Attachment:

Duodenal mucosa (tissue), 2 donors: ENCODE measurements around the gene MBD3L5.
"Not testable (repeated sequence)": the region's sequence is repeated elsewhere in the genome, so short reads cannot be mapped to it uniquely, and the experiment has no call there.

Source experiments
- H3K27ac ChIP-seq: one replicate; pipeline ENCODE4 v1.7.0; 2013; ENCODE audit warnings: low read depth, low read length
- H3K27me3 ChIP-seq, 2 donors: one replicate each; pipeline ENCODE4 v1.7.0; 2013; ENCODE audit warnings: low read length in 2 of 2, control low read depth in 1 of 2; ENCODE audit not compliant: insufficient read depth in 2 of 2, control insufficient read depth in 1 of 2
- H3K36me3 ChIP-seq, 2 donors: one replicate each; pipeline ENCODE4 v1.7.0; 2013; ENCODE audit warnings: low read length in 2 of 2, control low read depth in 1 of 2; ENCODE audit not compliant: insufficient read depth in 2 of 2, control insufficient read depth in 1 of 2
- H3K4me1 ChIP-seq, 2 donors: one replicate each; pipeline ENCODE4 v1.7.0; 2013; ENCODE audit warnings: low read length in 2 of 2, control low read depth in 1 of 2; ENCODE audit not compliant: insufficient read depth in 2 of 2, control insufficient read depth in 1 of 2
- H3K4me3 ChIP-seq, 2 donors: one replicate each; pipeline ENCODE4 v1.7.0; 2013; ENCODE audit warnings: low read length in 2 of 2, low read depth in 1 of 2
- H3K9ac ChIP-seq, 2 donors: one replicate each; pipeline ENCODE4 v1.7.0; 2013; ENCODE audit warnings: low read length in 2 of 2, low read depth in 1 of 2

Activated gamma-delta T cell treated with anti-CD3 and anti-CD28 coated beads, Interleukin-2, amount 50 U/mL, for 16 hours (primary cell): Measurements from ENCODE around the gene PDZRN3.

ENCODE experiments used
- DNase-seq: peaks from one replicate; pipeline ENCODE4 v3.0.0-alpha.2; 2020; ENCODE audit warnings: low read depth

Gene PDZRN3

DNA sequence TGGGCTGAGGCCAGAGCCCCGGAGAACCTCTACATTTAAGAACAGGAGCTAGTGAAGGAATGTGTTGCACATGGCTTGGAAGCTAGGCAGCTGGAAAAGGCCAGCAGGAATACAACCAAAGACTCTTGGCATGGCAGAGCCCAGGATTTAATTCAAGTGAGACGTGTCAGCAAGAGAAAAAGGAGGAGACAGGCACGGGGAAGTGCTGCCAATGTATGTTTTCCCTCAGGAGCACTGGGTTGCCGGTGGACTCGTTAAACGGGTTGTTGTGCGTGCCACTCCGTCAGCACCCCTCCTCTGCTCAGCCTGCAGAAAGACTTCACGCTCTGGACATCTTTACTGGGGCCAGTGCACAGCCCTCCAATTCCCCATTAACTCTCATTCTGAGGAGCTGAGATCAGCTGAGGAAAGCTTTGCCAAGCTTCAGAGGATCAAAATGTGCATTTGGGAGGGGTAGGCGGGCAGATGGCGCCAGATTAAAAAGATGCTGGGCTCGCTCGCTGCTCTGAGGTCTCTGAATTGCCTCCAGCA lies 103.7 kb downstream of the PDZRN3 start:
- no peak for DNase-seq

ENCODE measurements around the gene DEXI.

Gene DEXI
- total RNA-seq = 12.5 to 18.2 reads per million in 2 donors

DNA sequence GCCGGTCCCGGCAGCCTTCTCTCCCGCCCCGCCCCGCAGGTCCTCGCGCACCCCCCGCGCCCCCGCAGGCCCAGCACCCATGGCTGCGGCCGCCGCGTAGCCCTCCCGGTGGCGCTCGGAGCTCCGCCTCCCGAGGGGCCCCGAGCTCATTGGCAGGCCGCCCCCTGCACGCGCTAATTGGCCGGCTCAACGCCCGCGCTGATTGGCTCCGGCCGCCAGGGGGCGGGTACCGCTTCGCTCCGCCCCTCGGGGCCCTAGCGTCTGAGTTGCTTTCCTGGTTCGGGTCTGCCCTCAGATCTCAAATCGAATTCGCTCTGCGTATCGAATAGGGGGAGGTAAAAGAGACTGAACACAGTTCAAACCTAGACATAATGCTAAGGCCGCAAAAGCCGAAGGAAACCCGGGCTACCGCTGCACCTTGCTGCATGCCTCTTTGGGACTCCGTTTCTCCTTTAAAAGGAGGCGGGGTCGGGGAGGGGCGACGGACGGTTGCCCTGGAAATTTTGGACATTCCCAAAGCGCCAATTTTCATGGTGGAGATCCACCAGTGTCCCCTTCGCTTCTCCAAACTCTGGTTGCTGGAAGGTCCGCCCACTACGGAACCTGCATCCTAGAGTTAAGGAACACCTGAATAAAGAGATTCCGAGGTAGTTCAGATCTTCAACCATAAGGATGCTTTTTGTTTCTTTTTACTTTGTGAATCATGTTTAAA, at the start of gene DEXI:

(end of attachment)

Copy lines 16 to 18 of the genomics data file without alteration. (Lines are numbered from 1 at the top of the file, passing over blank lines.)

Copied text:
ENCODE measurements around the gene DEXI.

Gene DEXI
- total RNA-seq = 12.5 to 18.2 reads per million in 2 donors